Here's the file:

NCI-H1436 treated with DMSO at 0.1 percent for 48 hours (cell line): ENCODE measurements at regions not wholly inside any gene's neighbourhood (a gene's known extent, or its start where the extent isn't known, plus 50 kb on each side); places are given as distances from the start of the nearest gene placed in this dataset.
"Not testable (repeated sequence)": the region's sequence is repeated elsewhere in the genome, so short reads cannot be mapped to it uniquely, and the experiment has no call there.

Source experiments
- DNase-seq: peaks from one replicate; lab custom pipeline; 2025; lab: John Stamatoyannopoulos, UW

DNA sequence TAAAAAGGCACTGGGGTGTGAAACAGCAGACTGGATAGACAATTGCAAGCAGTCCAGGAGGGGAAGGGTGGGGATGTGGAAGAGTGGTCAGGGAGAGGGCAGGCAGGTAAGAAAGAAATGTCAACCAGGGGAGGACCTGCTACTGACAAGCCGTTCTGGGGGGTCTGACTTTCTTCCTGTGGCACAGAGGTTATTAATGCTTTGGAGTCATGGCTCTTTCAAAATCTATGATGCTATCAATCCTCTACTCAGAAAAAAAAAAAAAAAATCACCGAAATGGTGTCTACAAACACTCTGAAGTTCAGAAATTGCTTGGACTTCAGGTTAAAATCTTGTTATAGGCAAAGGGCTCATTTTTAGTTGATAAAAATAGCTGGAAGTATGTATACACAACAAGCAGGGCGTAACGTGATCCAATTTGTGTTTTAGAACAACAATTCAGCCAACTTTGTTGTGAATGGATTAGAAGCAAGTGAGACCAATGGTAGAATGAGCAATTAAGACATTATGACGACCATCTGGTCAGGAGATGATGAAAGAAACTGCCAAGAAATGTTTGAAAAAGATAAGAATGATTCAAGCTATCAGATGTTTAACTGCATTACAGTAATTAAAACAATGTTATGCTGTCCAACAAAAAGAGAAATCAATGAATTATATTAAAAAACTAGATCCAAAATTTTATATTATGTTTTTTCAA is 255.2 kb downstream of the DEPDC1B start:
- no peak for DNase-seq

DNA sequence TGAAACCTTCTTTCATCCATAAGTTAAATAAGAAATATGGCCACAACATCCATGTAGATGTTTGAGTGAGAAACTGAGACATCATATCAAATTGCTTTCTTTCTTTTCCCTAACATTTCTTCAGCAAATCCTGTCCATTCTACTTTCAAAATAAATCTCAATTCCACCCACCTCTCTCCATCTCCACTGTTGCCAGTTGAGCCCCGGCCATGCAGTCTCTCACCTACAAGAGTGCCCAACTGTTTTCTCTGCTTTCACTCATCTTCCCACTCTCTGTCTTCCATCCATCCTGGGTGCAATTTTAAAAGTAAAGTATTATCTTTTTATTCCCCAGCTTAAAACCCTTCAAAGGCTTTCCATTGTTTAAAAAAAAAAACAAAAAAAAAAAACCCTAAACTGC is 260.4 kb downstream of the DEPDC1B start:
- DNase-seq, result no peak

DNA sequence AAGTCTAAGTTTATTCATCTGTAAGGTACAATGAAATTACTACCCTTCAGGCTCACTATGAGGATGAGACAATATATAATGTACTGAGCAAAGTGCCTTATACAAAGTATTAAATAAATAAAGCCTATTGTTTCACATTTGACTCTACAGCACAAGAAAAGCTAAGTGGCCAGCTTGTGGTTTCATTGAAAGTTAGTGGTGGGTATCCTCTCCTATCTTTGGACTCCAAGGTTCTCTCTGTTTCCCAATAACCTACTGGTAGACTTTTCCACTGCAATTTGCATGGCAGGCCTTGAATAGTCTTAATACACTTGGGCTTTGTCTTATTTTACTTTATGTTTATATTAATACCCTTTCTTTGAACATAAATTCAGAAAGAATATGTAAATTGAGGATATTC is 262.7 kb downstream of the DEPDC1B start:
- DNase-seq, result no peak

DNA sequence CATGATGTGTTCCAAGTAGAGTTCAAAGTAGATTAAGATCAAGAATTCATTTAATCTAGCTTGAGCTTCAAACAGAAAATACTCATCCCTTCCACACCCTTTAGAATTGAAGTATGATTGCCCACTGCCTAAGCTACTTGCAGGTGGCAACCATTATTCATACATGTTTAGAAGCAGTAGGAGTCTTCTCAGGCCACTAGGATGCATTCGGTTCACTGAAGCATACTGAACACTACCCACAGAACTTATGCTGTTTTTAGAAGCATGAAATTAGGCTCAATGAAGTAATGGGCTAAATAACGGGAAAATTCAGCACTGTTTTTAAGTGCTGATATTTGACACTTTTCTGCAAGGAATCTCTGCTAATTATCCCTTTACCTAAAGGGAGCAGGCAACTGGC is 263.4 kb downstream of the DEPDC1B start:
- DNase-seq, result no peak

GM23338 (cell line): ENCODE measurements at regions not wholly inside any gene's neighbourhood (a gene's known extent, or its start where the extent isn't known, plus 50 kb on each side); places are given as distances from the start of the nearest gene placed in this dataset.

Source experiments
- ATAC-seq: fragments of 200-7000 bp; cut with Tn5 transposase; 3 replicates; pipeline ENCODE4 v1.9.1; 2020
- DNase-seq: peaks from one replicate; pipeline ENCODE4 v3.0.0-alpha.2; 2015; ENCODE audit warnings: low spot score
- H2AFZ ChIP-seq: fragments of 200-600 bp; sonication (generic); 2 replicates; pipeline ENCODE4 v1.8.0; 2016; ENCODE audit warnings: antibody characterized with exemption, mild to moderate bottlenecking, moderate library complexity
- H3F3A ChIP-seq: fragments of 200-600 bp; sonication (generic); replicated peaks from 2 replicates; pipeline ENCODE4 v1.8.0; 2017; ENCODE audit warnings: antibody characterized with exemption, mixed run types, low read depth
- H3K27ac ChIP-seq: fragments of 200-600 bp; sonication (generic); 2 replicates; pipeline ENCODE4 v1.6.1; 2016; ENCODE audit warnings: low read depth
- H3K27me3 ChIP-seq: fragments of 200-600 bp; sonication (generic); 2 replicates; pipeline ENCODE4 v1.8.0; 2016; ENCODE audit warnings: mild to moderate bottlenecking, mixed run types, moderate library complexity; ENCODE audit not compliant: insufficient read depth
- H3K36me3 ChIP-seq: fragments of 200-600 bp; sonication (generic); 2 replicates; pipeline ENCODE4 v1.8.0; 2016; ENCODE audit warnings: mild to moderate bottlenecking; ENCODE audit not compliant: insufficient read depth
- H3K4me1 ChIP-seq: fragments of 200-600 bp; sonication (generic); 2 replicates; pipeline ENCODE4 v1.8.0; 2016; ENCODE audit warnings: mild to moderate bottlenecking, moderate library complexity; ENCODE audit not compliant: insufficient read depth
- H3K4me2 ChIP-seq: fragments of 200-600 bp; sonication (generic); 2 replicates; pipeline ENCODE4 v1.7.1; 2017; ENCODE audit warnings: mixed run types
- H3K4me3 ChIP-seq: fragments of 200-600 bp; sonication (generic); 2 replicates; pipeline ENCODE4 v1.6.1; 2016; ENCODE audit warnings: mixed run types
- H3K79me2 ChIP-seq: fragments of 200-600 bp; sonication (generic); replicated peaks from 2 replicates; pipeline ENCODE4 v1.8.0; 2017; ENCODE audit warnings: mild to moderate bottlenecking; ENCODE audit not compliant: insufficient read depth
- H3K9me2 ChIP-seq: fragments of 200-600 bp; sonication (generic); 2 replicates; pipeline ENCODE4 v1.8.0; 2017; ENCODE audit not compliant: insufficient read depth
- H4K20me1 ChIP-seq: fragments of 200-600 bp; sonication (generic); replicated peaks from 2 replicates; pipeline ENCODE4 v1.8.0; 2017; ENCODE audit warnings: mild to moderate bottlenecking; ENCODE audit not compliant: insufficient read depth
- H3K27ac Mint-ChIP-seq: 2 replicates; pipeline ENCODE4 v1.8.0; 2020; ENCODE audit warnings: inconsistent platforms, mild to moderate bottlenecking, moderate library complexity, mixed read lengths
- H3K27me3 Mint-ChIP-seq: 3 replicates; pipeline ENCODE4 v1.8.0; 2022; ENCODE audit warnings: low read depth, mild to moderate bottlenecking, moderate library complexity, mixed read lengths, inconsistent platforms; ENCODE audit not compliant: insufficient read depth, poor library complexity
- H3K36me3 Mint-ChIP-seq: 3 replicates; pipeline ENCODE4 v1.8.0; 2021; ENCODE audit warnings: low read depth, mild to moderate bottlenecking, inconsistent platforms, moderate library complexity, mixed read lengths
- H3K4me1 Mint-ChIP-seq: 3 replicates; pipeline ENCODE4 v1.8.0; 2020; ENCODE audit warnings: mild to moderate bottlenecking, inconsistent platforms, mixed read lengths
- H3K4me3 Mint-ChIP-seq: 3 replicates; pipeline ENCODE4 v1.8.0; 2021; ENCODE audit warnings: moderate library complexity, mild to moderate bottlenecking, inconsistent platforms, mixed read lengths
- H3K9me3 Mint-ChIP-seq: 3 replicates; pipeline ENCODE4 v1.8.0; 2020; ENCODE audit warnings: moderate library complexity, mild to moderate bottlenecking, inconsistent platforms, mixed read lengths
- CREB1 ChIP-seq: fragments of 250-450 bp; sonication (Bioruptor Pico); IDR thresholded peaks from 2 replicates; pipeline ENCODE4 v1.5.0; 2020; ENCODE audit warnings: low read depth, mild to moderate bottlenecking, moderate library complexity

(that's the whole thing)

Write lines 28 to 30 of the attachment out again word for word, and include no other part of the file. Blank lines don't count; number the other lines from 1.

- H3K27ac Mint-ChIP-seq: 2 replicates; pipeline ENCODE4 v1.8.0; 2020; ENCODE audit warnings: inconsistent platforms, mild to moderate bottlenecking, moderate library complexity, mixed read lengths
- H3K27me3 Mint-ChIP-seq: 3 replicates; pipeline ENCODE4 v1.8.0; 2022; ENCODE audit warnings: low read depth, mild to moderate bottlenecking, moderate library complexity, mixed read lengths, inconsistent platforms; ENCODE audit not compliant: insufficient read depth, poor library complexity
- H3K36me3 Mint-ChIP-seq: 3 replicates; pipeline ENCODE4 v1.8.0; 2021; ENCODE audit warnings: low read depth, mild to moderate bottlenecking, inconsistent platforms, moderate library complexity, mixed read lengths